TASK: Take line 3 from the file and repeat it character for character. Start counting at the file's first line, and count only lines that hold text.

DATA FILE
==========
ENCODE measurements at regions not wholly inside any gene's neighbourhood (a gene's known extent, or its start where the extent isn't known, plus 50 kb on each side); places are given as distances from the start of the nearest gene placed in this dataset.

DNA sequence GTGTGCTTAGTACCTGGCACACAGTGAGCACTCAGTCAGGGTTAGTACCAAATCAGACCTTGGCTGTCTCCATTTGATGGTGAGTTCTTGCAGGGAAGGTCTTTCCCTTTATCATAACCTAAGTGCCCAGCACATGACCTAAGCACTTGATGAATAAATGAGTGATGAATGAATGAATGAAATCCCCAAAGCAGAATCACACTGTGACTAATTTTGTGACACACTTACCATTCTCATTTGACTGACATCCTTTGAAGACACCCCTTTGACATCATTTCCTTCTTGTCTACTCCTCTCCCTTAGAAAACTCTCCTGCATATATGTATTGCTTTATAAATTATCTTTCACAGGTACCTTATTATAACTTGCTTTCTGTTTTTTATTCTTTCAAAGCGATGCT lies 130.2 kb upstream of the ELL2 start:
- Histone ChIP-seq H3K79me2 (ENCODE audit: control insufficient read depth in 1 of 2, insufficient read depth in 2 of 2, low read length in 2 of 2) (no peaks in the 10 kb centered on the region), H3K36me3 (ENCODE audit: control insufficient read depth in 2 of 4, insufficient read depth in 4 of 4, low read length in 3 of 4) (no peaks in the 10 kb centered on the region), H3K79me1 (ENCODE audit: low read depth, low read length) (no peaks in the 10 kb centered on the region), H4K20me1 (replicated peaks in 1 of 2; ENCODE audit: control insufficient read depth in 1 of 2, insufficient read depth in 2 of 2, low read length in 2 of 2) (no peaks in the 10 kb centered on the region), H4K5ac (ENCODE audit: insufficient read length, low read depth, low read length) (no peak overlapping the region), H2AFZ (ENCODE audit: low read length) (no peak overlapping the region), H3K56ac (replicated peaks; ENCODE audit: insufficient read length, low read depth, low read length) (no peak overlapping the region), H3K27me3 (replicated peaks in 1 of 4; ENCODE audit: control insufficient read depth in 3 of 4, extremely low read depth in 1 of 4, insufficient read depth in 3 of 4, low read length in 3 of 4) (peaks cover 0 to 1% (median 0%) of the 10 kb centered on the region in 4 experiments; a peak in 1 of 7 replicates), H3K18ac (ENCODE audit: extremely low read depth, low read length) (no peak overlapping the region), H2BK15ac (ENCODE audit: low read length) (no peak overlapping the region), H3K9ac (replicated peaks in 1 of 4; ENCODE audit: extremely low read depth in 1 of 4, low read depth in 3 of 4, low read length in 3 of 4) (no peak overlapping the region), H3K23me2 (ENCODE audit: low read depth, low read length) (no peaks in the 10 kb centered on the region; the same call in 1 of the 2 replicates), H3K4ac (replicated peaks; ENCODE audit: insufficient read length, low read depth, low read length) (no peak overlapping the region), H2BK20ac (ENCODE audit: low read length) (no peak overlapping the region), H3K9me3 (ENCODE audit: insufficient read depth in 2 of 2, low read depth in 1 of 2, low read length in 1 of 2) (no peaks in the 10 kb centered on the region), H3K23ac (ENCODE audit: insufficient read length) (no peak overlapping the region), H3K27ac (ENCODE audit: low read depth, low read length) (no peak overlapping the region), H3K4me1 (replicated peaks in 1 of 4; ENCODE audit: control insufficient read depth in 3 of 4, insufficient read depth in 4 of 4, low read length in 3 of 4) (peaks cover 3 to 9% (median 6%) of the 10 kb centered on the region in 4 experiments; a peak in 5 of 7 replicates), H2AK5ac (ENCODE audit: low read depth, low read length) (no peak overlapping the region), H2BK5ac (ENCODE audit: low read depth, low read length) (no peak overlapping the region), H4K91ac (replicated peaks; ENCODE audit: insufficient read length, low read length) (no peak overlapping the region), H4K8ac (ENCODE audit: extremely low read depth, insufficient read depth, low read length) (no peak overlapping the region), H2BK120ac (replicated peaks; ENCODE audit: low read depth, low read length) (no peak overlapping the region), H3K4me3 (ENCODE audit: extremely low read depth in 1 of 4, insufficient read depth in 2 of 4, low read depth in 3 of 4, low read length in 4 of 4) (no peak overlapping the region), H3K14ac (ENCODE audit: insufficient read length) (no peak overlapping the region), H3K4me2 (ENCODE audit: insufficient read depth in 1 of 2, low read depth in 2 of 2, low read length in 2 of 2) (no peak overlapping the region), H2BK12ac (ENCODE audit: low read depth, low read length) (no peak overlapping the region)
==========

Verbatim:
- Histone ChIP-seq H3K79me2 (ENCODE audit: control insufficient read depth in 1 of 2, insufficient read depth in 2 of 2, low read length in 2 of 2) (no peaks in the 10 kb centered on the region), H3K36me3 (ENCODE audit: control insufficient read depth in 2 of 4, insufficient read depth in 4 of 4, low read length in 3 of 4) (no peaks in the 10 kb centered on the region), H3K79me1 (ENCODE audit: low read depth, low read length) (no peaks in the 10 kb centered on the region), H4K20me1 (replicated peaks in 1 of 2; ENCODE audit: control insufficient read depth in 1 of 2, insufficient read depth in 2 of 2, low read length in 2 of 2) (no peaks in the 10 kb centered on the region), H4K5ac (ENCODE audit: insufficient read length, low read depth, low read length) (no peak overlapping the region), H2AFZ (ENCODE audit: low read length) (no peak overlapping the region), H3K56ac (replicated peaks; ENCODE audit: insufficient read length, low read depth, low read length) (no peak overlapping the region), H3K27me3 (replicated peaks in 1 of 4; ENCODE audit: control insufficient read depth in 3 of 4, extremely low read depth in 1 of 4, insufficient read depth in 3 of 4, low read length in 3 of 4) (peaks cover 0 to 1% (median 0%) of the 10 kb centered on the region in 4 experiments; a peak in 1 of 7 replicates), H3K18ac (ENCODE audit: extremely low read depth, low read length) (no peak overlapping the region), H2BK15ac (ENCODE audit: low read length) (no peak overlapping the region), H3K9ac (replicated peaks in 1 of 4; ENCODE audit: extremely low read depth in 1 of 4, low read depth in 3 of 4, low read length in 3 of 4) (no peak overlapping the region), H3K23me2 (ENCODE audit: low read depth, low read length) (no peaks in the 10 kb centered on the region; the same call in 1 of the 2 replicates), H3K4ac (replicated peaks; ENCODE audit: insufficient read length, low read depth, low read length) (no peak overlapping the region), H2BK20ac (ENCODE audit: low read length) (no peak overlapping the region), H3K9me3 (ENCODE audit: insufficient read depth in 2 of 2, low read depth in 1 of 2, low read length in 1 of 2) (no peaks in the 10 kb centered on the region), H3K23ac (ENCODE audit: insufficient read length) (no peak overlapping the region), H3K27ac (ENCODE audit: low read depth, low read length) (no peak overlapping the region), H3K4me1 (replicated peaks in 1 of 4; ENCODE audit: control insufficient read depth in 3 of 4, insufficient read depth in 4 of 4, low read length in 3 of 4) (peaks cover 3 to 9% (median 6%) of the 10 kb centered on the region in 4 experiments; a peak in 5 of 7 replicates), H2AK5ac (ENCODE audit: low read depth, low read length) (no peak overlapping the region), H2BK5ac (ENCODE audit: low read depth, low read length) (no peak overlapping the region), H4K91ac (replicated peaks; ENCODE audit: insufficient read length, low read length) (no peak overlapping the region), H4K8ac (ENCODE audit: extremely low read depth, insufficient read depth, low read length) (no peak overlapping the region), H2BK120ac (replicated peaks; ENCODE audit: low read depth, low read length) (no peak overlapping the region), H3K4me3 (ENCODE audit: extremely low read depth in 1 of 4, insufficient read depth in 2 of 4, low read depth in 3 of 4, low read length in 4 of 4) (no peak overlapping the region), H3K14ac (ENCODE audit: insufficient read length) (no peak overlapping the region), H3K4me2 (ENCODE audit: insufficient read depth in 1 of 2, low read depth in 2 of 2, low read length in 2 of 2) (no peak overlapping the region), H2BK12ac (ENCODE audit: low read depth, low read length) (no peak overlapping the region)